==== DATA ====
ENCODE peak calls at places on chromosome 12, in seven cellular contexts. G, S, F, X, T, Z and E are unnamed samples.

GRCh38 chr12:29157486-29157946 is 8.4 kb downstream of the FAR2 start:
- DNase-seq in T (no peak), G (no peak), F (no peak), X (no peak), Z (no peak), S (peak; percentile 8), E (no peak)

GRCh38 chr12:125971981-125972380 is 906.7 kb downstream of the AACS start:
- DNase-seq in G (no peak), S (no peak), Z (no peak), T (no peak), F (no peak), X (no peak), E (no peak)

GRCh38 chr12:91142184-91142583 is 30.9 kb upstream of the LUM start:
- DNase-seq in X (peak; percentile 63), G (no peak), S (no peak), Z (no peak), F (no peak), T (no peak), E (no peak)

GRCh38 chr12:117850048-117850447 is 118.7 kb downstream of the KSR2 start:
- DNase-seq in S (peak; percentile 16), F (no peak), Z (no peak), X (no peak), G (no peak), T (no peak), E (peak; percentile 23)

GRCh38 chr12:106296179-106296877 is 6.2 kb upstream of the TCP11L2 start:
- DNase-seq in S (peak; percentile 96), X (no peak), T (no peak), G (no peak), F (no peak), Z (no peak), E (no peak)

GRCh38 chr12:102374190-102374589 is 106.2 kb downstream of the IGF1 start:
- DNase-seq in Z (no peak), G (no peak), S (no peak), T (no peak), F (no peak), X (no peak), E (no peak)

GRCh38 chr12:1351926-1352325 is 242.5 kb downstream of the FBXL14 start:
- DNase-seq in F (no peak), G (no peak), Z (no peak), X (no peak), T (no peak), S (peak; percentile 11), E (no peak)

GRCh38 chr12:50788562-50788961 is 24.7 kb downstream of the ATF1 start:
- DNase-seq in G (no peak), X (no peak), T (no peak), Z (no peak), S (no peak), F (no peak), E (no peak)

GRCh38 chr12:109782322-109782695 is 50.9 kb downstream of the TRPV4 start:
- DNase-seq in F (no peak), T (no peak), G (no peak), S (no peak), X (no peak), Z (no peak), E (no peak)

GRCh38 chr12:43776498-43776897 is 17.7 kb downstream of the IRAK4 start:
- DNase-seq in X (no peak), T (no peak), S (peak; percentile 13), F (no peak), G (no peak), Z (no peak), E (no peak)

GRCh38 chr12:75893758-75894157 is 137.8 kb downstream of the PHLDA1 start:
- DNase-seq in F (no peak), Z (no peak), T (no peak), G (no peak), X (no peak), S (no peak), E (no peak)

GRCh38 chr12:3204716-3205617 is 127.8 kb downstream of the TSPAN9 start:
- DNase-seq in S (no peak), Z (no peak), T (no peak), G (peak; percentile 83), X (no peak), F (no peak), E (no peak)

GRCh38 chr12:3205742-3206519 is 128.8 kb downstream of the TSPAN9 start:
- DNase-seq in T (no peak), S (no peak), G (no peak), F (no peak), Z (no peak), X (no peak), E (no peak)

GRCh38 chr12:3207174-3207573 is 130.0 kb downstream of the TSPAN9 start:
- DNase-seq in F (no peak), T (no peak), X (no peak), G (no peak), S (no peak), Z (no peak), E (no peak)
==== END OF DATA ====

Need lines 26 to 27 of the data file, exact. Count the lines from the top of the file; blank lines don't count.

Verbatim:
GRCh38 chr12:3205742-3206519 is 128.8 kb downstream of the TSPAN9 start:
- DNase-seq in T (no peak), S (no peak), G (no peak), F (no peak), Z (no peak), X (no peak), E (no peak)